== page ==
In the media
College player falsely linked to sports scandal by Wikipedia; the Nobel Prizes
Wikipedia article falsely links player to college sports scandal for six years
Ben Koo of the sports blog Awful Announcing investigated (October 9) how player Joe Streater's name became involved in recent years with a historic sports scandal, the 1978–79 Boston College basketball point shaving scandal. The scandal involved Boston College basketball players conspiring with mobsters, including Henry Hill, who was immortalized by the film Goodfellas, to deliberately reduce the point spread so they could profit through illegal sports gambling.
Streater was a basketball player at Boston College, a private university in Boston, Massachusetts. One former Boston College player recalled that "He had mad skills and smarts." However, he was not even on the team at the time of the scandal, having left the team and college the previous season after playing only eleven games, less than half of the scheduled games for the 1977-78 season. Why Streater left, what he did following his time at Boston College, or even whether or not he is still alive are all unknown, and Koo was unable to locate Streater.
Despite the frequency with which he is associated with the scandal, Streater is not mentioned in any of the important accounts of the incident, including the famous 1981 Sports Illustrated article describing Hill's first-person account, Associated Press reporter David Porter's 2002 book, Fixed: How Goodfellas Bought Boston College Basketball, or ESPN's 2014 documentary Playing for the Mob. Porter told Koo that he did not know of any involvement in the scandal by Streater or why his name has been repeatedly mentioned. He said "I have seen the name over the years and am mystified as well."
Koo found many mentions of Streater's name in connection with the scandal outside of these in-depth reports, including some from media outlets like the Associated Press, ESPN, and Sports Illustrated, which had reported on the scandal without mentioning Streater, most prominently a widely circulated 2012 Associated Press story. Koo could not find a story mentioning Streater in conjunction with the scandal dating before 2008. Koo concluded that the connection resulted from writers and journalists consulting Wikipedia or other sources which had repeated inaccurate information from Wikipedia.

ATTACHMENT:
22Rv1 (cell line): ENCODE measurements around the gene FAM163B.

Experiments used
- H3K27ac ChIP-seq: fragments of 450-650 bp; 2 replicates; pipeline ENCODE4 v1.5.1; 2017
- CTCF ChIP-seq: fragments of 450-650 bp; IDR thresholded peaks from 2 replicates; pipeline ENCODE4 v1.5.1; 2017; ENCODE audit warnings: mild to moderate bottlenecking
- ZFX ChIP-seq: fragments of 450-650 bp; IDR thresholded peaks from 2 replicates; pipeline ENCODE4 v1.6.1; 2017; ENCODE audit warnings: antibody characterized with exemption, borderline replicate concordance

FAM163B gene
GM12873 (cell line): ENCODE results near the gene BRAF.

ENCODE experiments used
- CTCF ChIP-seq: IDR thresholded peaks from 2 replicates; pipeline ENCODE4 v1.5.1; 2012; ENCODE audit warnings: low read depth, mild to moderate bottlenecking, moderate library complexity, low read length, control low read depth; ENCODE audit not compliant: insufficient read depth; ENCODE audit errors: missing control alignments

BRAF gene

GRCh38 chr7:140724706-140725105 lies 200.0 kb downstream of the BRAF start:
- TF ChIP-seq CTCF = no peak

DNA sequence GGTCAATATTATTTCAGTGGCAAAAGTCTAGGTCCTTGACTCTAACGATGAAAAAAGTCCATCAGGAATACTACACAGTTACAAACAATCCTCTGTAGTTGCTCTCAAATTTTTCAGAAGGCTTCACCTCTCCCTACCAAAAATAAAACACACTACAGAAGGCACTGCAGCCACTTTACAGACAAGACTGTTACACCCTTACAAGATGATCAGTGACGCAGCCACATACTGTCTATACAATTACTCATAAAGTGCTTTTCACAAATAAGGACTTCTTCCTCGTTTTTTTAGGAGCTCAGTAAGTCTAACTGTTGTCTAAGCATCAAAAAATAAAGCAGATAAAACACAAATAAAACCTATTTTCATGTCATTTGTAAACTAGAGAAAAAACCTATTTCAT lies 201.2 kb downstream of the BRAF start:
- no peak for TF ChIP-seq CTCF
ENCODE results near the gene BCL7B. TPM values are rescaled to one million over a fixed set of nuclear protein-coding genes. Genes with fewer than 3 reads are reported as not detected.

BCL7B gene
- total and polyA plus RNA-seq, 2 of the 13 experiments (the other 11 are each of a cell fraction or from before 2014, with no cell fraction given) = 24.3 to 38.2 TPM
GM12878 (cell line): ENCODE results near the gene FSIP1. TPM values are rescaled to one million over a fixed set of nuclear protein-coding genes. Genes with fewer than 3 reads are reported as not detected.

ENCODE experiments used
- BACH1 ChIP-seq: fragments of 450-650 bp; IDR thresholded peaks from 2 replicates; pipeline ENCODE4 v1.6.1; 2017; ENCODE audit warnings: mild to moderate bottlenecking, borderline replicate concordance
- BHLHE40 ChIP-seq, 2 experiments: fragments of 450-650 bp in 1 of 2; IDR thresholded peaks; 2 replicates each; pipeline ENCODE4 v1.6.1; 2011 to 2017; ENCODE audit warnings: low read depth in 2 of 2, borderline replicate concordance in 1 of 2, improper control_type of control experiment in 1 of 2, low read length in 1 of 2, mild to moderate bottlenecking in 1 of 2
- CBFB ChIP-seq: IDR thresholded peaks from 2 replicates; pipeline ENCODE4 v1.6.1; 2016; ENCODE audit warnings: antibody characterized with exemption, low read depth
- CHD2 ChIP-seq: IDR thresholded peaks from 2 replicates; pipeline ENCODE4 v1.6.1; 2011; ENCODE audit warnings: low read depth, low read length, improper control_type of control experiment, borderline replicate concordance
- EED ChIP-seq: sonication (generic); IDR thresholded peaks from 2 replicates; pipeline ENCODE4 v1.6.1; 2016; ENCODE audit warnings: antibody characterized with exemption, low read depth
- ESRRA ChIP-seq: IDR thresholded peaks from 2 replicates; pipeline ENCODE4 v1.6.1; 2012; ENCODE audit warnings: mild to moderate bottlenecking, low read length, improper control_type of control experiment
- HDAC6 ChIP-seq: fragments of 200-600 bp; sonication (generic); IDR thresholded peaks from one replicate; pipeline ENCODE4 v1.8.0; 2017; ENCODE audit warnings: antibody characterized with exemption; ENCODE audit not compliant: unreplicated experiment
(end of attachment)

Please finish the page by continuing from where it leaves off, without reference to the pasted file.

Koo traced the addition of Streater's name to the Wikipedia article on the scandal to an August 12, 2008 edit by User:18.104.22.168, a Massachusetts-based IP address belonging to Goodwill Industries. The edit added Streater's name to the article five times and changed the amount of a payment from Hill from $500 to $2000. In December 2008, edits from the same IP address deleted a large amount material from the article on the scandal, including all of the references, as well as material from the article for NBA coach David Blatt, who Koo noted played against Streater when they were both high school basketball players in the Boston area. (The only other edits from the IP address were two November 2009 typographical corrections to the article Morgan Memorial Goodwill Industries, which is now a redirect to Goodwill Industries.)
The day before Koo's story was published, four of the mentions of Streater were removed from the Wikipedia article about the scandal by an IP address originating outside of Massachusetts. The remaining mention of his name was removed the next day by a different editor. Streater's name had been in the article for six years.
Wikipedia and the Nobel Prize
Nobel Peace Prize winner Malala Yousafzai